Bob Boardman

My friend John called me last week and said "Let's go turkey hunting", which was enough for me.  So with no planning, we threw a bunch of camping gear in his Dodge Hemi Ram pickup last Thursday and headed down to a good spot we know about 4 hours southeast of Albuquerque.

As we were approaching the National Forest boundary about 5 PM in the afternoon, just coming off of private land, 4 gobblers gobbled at us from not more than 10 yards away.  Luckily for them, they were on the private land side of the road, so we just smiled at each other and proceeded on up the mountain to where we planned on camping. 

Since it wasn't the weekend yet, there were no other people on the mountain with us.  We camped at about 8,500 ft. altitude in a beautiful spot, not far from a "trick tank" water source, had dinner; then sat around a nice campfire 'til it was time for bed, and hit the sack in our sleeping bags in my old backpack tent.  We got up as it was just getting light, gulped down some coffee, got our camo clothes on, and then headed off in a random direction from camp. 

After about a quarter mile, we came out of the thick woods into more open ponderosa woods, and decided to try a call.  A few "keowks" on the box call were rewarded with a gobble just over the next ridge.  We hurried to get set up in some nearby bushes and began calling, but this gobbler was with some hens, and wasn't about to come to our call.  He would answer our calls every time, but proceeded to move down the ridge and angled away from us.  So we hiked a ways further and tried another call, and got another gobble in response. 

But this second bird was just as wary as the first, and wouldn't come in to us either.  The turkey season had opened about two weeks earlier, and it was obvious that other hunters had been messing with these turkeys before us, and they were pretty wary.  We proceeded in a large loop around a part of the mountain, finally intersecting the main forest road.  We stopped for a quick break, and just after I set down my shotgun and was relieving myself, John tried another call on the box which was immediately answered with a huge gobble not more than 125 yards away!  So in a panic I got zipped back up, got my gun, and we quickly found what cover there was and got set.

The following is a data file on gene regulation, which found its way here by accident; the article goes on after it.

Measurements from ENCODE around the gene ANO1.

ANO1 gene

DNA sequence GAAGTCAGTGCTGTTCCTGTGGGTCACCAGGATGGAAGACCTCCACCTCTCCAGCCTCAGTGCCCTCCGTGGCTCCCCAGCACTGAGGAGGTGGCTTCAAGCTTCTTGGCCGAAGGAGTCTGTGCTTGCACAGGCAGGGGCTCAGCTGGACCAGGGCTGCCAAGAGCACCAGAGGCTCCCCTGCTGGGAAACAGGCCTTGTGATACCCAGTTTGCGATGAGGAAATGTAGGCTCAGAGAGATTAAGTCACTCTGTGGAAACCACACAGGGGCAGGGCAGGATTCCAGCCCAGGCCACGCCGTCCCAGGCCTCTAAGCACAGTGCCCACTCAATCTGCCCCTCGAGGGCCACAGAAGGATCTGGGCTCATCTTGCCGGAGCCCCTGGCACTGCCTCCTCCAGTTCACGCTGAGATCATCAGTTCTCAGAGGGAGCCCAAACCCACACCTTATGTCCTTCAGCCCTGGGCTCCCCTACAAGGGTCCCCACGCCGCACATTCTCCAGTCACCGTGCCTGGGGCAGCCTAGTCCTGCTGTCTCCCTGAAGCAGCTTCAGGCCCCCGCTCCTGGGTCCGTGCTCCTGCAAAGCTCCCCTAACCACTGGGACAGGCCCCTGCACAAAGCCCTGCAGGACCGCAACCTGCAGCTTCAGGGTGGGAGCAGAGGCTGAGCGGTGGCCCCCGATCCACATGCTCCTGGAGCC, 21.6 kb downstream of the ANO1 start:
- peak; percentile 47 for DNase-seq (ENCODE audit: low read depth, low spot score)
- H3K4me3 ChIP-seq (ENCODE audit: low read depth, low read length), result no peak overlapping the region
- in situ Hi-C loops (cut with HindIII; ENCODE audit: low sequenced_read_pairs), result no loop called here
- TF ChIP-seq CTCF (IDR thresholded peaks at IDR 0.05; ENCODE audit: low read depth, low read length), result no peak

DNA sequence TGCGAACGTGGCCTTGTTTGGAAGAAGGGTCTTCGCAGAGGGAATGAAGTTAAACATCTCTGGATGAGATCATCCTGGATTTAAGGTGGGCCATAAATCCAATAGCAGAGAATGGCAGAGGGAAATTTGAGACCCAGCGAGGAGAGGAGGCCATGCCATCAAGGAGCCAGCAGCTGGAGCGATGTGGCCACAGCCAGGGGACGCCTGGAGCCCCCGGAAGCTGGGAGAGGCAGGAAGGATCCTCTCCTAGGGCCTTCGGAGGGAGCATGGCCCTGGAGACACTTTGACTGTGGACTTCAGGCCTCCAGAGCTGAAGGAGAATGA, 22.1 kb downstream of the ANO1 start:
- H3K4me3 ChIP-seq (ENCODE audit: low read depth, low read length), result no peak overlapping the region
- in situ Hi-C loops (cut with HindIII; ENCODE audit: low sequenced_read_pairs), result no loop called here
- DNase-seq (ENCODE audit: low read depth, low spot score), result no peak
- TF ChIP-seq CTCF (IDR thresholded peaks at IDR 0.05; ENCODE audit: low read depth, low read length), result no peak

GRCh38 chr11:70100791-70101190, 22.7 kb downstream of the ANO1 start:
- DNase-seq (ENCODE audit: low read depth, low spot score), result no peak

So began the contest.  John switched from his box call to his slate call, and did his darnedest to sound like a horny hen turkey.  The old gobbler would periodically gobble back, but was "hung up" out there at about 100 yards or so, invisible behind the trees and brush.  He kept moving back and forth across the road, but was not getting any closer.  This went on for over 30 minutes.  Finally, John made some faint "purrs" with the slate call, and that was more than the gobbler could stand, and he triple-gobbled and started coming in. 

Even though we were both as ready as possible, he suddenly appeared out of the woods in a spot we hadn't anticipated, with his head gleaming white in the early morning sun.  But there just wasn't enough cover, and even though we were completely in camo with camo face nets, he still spotted us when he was about 60 yards aways, and instantly changed from a big puffed-up gobbler to a little snakey thing running off through the woods.  Even though we never got a shot off, it was an epic battle and great excitement. 

We continued hiking and calling until late morning, and then headed back to camp for some food.  In the afternoon, we decided to hike out a ridge farther away from the road.  After getting down the ridge, we dropped into a really beautiful spot.  The ponderosa woods are lovely this time of the year, with new grass shining bright green in the openings, highlighted by the golden rays of sun filtering through the trees, and the pine-scented air is almost intoxicating.  We began calling again, and were immediately rewarded with several gobbles in response.  Once again, we quickly got set up, but these birds weren't as wary as the ones nearer to the road, and they came running in to us, racing to see which could get to the hen first.

As they came out of the brush at about 40 yards. John and I both fired, and two gobblers went down.  They were followed by 3 or 4 more gobblers, which we could have also easily shot if we'd had more tags, but the area we were in has a one bird limit (some areas in New Mexico have a 2 bird limit), so we just watched them wheel around in confusion for a litle while before they ran off.  We returned to camp, gutted the birds, and put them in the bed of the pickup to cool down.  Had a tasty camp dinner and then enjoyed another campfire before retiring for the night. 

When we awoke the next morning, we were in cloud.  Even though the forecast had been for a sunny day, mountains seem to make their own weather.  We quickly packed up camp, and by the time we were loaded, it was "misting" a little bit.  We headed off the mountain, and managed to avoid the bigger rain storms as we returned to Albuquerque—the cloud cover was perfect for keeping the birds cool until we got back to John's, where he proceeded to skin them for mounting (John is a taxidermist). 

It seems like some of our really great hunting adventures have started this way—little or no advance planning, but everything just worked out perfectly!  Turkey hunting is really great fun, and not much can compare with the excitement of hearing that gobble in response to your call!